Racial differences in colorectal cancer survival have been observed. The 1983 to 1989 5-year relative survival for colon cancer was 61 percent among white men, 59 percent among white women, 48 percent among black men, and 49 percent among black women. Analysis of the National Cancer Institute's Black/White Cancer Survival Study found that black men and women with colorectal cancer had a 50 percent greater probability of dying of colon cancer than did white men and women. Colorectal cancer mortality is low in American Indians and high in Alaska Natives. Differences in stage of disease at diagnosis, aggressiveness of therapy, and sociodemographic and cultural characteristics are factors that have been postulated as contributors to the observed disparity in survival rates. However, none of these factors completely explains this observed disparity.

There are many risk factors for colorectal cancer, some of which are not amenable to change. These include older age, male sex, inflammatory bowel disease, certain hereditary conditions, and a family history of colorectal cancer or adenomatous polyps. Individuals with no predisposing factors are considered to be at average risk. About 75 percent of all colorectal cancer occurs in people with no known predisposing factors for the disease.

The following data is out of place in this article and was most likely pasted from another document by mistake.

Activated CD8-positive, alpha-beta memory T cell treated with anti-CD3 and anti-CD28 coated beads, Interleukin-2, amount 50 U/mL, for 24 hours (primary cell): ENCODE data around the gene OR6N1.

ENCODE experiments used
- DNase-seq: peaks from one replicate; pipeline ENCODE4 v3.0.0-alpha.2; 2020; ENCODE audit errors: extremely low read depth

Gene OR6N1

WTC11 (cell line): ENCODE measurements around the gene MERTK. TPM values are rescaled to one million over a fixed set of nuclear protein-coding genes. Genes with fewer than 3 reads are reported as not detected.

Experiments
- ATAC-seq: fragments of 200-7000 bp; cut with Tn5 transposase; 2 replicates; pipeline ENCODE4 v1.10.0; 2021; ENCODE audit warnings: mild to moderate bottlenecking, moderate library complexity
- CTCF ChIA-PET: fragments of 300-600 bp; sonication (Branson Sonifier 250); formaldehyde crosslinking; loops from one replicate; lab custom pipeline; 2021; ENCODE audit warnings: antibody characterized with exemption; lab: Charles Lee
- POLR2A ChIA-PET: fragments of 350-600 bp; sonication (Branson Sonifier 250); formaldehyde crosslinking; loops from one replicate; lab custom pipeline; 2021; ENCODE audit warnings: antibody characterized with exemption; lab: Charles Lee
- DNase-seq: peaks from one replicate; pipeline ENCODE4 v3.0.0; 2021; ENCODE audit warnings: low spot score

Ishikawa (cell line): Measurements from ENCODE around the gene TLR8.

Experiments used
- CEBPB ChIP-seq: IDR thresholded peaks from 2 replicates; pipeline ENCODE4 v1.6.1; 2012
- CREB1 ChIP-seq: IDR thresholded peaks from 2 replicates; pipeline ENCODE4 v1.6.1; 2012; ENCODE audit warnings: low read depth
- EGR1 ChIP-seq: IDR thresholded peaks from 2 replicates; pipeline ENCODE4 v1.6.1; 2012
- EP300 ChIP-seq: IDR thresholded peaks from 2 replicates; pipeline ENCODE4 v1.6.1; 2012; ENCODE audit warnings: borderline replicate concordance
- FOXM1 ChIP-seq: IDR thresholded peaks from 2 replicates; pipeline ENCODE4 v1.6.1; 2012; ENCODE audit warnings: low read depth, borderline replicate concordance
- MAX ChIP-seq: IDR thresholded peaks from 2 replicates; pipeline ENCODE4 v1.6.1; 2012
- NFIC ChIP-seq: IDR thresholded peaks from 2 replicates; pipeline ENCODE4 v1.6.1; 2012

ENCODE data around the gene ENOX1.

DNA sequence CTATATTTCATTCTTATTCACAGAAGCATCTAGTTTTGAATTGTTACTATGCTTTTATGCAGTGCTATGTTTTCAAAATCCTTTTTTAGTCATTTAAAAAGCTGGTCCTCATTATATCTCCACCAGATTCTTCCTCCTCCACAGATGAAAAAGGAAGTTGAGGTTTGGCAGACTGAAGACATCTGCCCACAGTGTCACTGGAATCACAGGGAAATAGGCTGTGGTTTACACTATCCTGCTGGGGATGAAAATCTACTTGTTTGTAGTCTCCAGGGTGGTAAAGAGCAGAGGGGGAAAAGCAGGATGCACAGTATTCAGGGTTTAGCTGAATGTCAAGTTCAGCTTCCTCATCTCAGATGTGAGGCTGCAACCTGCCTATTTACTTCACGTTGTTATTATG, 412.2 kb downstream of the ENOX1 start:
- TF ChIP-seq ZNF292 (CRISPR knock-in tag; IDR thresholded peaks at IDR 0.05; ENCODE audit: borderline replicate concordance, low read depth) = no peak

Preventing Colorectal Cancer Deaths

Evidence exists that reductions in colorectal cancer morbidity and mortality can be achieved through detection and treatment of early-stage colorectal cancers and the identification and removal of adenomatous polyps, the precursors of colorectal cancer. Colorectal cancer screening tests have been shown to achieve accurate detection of early stage cancer and its precursors.

Most Americans are not screened for colorectal cancer. Information from the National Health Interview Survey indicates that in 1992 only 17.3 percent of people 50 years of age or older had undergone fecal occult blood testing in the previous year, and 9.4 percent had undergone sigmoidoscopy in the previous 3 years. To estimate the prevalence of colorectal cancer screening practices, the Centers for Disease Control and Prevention analyzed data on use of colorectal cancer screening methods from the 1992 and 1993 Behavior Risk Factor Surveillance System. Low rates of use of colorectal cancer screening were documented nationwide, underscoring the need for efforts to increase screening.